Discussion:
Quick and the Dead
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b***@gmail.com
2018-01-10 18:56:00 UTC
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What's it mean and what's its origin — and is that a better term than etymology?
the Omrud
2018-01-10 19:03:40 UTC
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Post by b***@gmail.com
What's it mean and what's its origin — and is that a better term than etymology?
It's from the bible.

https://en.wikipedia.org/wiki/The_quick_and_the_dead_(idiom)

"Quick" is an old word meaning "alive2.
--
David
Peter Duncanson [BrE]
2018-01-10 20:47:15 UTC
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Post by b***@gmail.com
What's it mean and what's its origin — and is that a better term than etymology?
It's from the bible.
https://en.wikipedia.org/wiki/The_quick_and_the_dead_(idiom)
"Quick" is an old word meaning "alive2.
Yes. The characteristic of a living thing is that it can move in some
way.

Over the centuries the meaning of "quick" has developed from "alive" to
"moving rapidly", physically or mentally, and then to "rapid/fast/etc".
--
Peter Duncanson, UK
(in alt.usage.english)
Madrigal Gurneyhalt
2018-01-10 21:19:17 UTC
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Post by b***@gmail.com
What's it mean and what's its origin — and is that a better term than etymology?
It's from the bible.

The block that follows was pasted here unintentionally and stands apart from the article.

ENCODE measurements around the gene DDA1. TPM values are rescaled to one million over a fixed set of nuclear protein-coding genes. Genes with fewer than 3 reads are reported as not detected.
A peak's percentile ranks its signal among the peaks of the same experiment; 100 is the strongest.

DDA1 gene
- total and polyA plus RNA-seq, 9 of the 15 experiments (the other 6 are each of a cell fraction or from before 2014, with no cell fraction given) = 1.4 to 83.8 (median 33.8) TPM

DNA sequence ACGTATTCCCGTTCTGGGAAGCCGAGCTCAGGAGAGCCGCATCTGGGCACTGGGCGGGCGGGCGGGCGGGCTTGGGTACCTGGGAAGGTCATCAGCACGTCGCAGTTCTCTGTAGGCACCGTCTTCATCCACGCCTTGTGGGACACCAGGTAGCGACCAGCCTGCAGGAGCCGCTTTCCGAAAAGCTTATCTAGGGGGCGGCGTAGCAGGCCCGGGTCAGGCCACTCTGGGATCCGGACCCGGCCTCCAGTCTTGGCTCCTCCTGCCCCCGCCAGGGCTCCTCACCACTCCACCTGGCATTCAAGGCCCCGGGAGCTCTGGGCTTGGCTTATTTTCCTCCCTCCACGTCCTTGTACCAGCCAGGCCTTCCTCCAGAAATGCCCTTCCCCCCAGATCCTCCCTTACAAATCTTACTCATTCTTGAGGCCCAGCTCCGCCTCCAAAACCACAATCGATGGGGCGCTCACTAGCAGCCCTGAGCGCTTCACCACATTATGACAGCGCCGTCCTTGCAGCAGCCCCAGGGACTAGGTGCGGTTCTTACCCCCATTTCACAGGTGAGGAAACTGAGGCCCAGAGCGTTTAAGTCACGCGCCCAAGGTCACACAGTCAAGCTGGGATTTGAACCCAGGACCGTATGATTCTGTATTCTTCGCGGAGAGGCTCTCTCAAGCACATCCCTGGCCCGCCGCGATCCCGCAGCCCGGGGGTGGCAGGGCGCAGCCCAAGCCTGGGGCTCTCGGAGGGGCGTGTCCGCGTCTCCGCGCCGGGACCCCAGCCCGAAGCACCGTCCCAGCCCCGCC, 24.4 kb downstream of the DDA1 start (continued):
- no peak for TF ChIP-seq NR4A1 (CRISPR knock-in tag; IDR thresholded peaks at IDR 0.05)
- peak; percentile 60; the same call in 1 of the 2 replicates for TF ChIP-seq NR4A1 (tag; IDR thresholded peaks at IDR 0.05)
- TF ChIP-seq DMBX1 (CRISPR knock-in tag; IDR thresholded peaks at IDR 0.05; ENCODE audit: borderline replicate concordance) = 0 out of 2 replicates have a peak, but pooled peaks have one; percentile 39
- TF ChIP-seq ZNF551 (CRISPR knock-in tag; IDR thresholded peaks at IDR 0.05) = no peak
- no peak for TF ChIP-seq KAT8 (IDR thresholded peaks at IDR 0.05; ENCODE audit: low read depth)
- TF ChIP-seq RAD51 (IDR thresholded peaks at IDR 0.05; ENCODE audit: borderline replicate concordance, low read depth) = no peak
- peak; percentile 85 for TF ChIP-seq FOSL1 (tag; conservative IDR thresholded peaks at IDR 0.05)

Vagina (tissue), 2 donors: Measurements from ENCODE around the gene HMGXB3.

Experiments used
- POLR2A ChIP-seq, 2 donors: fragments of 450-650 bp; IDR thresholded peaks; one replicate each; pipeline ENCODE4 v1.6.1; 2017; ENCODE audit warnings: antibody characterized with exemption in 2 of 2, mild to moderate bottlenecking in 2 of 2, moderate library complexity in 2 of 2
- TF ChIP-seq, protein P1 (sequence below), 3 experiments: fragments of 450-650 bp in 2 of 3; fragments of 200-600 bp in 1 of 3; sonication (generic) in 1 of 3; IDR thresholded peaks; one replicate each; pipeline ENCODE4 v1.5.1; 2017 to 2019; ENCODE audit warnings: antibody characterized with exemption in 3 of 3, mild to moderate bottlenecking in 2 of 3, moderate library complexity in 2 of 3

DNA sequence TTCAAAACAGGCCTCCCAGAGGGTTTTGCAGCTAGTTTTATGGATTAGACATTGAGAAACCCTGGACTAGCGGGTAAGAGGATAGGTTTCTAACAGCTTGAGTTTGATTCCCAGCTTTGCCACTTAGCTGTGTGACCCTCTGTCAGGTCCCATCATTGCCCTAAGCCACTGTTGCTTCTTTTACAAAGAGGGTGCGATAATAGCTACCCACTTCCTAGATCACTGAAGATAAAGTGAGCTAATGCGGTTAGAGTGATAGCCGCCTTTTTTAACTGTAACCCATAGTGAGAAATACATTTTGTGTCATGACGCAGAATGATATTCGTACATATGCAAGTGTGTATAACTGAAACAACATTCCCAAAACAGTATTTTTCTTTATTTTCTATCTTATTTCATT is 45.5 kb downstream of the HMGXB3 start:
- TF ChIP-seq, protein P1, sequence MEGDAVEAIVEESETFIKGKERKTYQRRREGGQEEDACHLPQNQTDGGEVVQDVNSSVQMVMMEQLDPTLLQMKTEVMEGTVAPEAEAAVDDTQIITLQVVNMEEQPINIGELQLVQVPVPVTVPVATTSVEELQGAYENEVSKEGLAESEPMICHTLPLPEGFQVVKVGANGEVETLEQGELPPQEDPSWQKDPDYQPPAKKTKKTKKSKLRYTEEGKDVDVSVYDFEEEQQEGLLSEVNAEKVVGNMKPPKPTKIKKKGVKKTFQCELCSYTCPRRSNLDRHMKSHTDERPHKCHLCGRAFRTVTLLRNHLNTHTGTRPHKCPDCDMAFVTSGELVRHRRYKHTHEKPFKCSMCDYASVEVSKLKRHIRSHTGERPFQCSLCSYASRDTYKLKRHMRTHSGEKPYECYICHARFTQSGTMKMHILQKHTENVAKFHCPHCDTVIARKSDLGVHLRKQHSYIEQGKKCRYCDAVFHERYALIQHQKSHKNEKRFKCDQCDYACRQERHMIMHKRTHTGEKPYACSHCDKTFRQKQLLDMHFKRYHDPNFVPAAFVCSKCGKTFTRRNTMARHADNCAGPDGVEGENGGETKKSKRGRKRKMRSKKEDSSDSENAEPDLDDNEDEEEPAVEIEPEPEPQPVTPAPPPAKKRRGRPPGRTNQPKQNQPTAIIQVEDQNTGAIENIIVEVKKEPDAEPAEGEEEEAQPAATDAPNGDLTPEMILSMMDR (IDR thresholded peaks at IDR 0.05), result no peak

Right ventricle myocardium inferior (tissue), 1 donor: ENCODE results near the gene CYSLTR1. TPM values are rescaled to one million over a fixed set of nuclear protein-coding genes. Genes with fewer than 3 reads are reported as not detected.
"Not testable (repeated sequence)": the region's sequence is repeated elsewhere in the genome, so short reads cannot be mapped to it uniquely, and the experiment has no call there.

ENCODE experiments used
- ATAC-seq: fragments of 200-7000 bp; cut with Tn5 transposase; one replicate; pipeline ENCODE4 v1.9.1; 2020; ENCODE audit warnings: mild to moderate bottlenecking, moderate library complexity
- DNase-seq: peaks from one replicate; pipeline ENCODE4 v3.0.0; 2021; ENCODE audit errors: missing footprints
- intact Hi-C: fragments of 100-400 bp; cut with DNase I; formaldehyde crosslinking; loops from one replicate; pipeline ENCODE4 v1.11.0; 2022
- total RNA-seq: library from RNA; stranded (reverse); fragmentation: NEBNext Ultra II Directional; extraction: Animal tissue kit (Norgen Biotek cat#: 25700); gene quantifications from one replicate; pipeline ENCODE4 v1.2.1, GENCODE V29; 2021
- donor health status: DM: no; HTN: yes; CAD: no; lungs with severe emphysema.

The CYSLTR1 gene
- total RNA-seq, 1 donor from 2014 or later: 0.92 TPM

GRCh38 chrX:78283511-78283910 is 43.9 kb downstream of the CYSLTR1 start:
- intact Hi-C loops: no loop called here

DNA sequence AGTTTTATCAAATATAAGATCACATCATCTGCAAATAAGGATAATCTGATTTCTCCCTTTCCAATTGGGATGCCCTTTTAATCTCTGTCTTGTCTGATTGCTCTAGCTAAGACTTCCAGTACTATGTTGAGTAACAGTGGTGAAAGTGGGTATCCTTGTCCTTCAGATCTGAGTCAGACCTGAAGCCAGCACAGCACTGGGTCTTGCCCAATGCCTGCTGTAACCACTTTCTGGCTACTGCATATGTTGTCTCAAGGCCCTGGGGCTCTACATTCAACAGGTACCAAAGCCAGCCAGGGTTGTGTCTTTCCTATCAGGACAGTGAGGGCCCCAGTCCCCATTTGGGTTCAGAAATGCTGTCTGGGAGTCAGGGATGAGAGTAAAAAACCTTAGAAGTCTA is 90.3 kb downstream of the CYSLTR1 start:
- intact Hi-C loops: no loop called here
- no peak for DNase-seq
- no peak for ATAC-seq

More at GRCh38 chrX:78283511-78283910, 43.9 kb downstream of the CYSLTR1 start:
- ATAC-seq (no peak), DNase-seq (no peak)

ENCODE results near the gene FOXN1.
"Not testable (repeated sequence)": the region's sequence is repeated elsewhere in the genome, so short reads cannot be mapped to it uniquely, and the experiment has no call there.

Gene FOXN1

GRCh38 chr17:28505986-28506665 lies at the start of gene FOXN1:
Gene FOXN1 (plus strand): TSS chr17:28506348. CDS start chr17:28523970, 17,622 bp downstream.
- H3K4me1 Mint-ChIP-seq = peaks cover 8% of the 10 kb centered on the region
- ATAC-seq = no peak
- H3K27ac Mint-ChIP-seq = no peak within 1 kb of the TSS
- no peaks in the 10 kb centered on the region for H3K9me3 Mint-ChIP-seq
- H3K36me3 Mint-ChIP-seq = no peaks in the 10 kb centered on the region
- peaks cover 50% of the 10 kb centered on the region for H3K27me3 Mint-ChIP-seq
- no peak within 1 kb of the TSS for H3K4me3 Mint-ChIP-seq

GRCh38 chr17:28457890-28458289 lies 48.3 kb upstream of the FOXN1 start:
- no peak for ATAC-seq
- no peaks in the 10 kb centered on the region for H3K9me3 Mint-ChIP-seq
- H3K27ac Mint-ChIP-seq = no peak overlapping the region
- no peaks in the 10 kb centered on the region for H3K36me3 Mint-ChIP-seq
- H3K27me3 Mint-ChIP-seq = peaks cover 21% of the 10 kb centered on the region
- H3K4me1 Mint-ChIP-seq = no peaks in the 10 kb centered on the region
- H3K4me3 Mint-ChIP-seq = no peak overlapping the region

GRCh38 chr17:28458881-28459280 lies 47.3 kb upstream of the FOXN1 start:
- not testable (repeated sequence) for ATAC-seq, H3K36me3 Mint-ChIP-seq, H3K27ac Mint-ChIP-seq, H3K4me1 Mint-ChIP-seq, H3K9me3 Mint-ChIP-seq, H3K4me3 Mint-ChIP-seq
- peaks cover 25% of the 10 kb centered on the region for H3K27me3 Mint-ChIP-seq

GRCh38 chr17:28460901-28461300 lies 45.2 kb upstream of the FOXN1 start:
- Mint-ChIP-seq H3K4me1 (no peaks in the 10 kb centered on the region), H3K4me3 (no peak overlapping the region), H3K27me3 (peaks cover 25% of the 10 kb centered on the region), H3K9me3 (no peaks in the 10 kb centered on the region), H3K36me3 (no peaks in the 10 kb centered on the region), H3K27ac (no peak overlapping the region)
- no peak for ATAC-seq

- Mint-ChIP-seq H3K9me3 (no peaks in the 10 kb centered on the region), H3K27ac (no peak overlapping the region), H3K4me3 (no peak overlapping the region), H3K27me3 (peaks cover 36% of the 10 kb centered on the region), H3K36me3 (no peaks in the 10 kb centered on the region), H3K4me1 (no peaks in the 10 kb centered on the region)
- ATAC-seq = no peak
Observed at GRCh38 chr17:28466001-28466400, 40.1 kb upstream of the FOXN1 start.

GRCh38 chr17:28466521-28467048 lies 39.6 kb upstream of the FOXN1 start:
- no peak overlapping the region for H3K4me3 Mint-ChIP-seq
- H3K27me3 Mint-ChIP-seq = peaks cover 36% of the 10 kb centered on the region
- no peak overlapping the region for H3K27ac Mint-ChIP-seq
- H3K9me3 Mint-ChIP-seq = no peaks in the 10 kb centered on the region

https://en.wikipedia.org/wiki/The_quick_and_the_dead_(idiom)
"Quick" is an old word meaning "alive2.
Yes. The characteristic of a living thing is that it can move in some
way.
Over the centuries the meaning of "quick" has developed from "alive" to
"moving rapidly", physically or mentally, and then to "rapid/fast/etc".
That's a pleasing looking 'evolution' but it really isn't realistic. OED has
citations for 'quick' in the sense of mental acuity from the 13th Century
and physically speedy from the very beginning of the 14th. The word's
inherent extensibility seems to be almost as old as the word itself.
Ross
2018-01-11 04:07:12 UTC
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Post by Madrigal Gurneyhalt
Post by Peter Duncanson [BrE]
Post by the Omrud
Post by b***@gmail.com
What's it mean and what's its origin — and is that a better term than etymology?
It's from the bible.
https://en.wikipedia.org/wiki/The_quick_and_the_dead_(idiom)
"Quick" is an old word meaning "alive2.
Yes. The characteristic of a living thing is that it can move in some
way.
Over the centuries the meaning of "quick" has developed from "alive" to
"moving rapidly", physically or mentally, and then to "rapid/fast/etc".
That's a pleasing looking 'evolution' but it really isn't realistic. OED has